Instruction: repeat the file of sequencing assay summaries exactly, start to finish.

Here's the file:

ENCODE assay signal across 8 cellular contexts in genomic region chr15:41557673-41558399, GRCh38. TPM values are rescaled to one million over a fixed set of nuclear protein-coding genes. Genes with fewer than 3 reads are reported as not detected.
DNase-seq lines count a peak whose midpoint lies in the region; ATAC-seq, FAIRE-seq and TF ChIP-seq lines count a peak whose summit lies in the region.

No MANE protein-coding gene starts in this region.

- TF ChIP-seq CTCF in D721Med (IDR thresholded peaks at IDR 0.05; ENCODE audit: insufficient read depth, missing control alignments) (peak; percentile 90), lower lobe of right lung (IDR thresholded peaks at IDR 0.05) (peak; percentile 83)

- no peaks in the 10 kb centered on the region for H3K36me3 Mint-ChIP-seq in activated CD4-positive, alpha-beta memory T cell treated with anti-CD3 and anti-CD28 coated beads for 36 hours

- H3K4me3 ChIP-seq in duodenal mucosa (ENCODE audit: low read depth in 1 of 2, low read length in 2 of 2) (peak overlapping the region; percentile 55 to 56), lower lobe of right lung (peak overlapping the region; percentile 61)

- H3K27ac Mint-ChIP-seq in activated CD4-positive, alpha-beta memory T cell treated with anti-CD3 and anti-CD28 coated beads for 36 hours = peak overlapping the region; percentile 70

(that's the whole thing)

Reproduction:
ENCODE assay signal across 8 cellular contexts in genomic region chr15:41557673-41558399, GRCh38. TPM values are rescaled to one million over a fixed set of nuclear protein-coding genes. Genes with fewer than 3 reads are reported as not detected.
DNase-seq lines count a peak whose midpoint lies in the region; ATAC-seq, FAIRE-seq and TF ChIP-seq lines count a peak whose summit lies in the region.

No MANE protein-coding gene starts in this region.

- TF ChIP-seq CTCF in D721Med (IDR thresholded peaks at IDR 0.05; ENCODE audit: insufficient read depth, missing control alignments) (peak; percentile 90), lower lobe of right lung (IDR thresholded peaks at IDR 0.05) (peak; percentile 83)

- no peaks in the 10 kb centered on the region for H3K36me3 Mint-ChIP-seq in activated CD4-positive, alpha-beta memory T cell treated with anti-CD3 and anti-CD28 coated beads for 36 hours

- H3K4me3 ChIP-seq in duodenal mucosa (ENCODE audit: low read depth in 1 of 2, low read length in 2 of 2) (peak overlapping the region; percentile 55 to 56), lower lobe of right lung (peak overlapping the region; percentile 61)

- H3K27ac Mint-ChIP-seq in activated CD4-positive, alpha-beta memory T cell treated with anti-CD3 and anti-CD28 coated beads for 36 hours = peak overlapping the region; percentile 70